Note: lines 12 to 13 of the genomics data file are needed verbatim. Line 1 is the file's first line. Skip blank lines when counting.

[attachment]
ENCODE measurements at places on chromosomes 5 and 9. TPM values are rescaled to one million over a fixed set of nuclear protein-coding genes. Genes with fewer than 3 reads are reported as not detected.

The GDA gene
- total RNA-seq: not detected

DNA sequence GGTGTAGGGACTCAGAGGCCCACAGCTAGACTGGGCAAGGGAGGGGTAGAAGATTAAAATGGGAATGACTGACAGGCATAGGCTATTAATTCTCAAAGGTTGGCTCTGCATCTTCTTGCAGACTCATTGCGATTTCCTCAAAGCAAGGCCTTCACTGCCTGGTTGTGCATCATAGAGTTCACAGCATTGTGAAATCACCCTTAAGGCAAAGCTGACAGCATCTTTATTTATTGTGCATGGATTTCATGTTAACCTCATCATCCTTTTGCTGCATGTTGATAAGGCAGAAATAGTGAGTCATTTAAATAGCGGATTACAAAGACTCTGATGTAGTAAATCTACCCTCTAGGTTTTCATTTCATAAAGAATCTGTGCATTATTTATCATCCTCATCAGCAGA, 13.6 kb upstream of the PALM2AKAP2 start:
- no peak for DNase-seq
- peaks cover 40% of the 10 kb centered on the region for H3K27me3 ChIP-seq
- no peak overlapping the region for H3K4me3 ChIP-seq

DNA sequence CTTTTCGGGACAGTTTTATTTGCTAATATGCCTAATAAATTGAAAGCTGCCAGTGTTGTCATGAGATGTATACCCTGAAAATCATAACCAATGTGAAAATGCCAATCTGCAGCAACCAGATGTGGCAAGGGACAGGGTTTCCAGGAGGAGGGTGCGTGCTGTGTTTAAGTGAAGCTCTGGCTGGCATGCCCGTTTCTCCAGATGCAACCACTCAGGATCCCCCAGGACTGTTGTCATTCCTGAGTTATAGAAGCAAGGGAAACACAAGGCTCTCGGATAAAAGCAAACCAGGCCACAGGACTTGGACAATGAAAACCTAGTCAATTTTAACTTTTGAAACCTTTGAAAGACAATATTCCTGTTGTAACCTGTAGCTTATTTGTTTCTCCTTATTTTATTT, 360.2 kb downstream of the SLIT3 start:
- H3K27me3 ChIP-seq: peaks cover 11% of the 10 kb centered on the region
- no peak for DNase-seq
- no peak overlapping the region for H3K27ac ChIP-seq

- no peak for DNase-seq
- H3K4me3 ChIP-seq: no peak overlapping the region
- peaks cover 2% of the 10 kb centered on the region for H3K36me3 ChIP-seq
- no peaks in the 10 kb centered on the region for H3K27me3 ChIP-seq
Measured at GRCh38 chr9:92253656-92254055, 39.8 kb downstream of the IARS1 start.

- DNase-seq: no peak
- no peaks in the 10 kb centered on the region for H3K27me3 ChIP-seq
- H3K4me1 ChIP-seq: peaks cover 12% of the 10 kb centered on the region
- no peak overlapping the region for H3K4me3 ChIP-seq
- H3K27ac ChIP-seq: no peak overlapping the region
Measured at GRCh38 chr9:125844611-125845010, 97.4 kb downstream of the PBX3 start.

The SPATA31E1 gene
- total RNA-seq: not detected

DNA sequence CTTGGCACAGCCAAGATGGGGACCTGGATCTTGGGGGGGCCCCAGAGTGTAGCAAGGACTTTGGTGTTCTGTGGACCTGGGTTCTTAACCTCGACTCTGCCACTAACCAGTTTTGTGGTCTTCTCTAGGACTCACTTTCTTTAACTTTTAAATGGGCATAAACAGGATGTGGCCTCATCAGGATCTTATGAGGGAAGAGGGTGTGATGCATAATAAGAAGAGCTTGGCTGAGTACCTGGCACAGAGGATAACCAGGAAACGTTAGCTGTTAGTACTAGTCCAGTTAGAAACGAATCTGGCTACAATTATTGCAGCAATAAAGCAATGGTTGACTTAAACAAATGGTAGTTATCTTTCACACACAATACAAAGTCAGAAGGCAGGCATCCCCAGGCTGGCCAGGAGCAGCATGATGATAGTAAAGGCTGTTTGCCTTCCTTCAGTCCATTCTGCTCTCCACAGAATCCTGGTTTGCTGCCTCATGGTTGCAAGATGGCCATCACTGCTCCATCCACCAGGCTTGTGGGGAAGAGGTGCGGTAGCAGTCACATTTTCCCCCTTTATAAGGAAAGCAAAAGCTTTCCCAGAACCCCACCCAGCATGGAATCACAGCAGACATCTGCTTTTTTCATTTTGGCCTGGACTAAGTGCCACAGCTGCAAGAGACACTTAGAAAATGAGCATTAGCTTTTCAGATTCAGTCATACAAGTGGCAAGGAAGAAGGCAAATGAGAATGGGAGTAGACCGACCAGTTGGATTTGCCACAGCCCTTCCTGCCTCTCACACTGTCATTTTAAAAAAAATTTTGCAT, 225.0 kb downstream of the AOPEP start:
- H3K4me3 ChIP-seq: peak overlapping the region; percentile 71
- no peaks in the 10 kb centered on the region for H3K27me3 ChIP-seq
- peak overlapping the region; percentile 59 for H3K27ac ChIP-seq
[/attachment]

- no peak for DNase-seq
- H3K4me3 ChIP-seq: no peak overlapping the region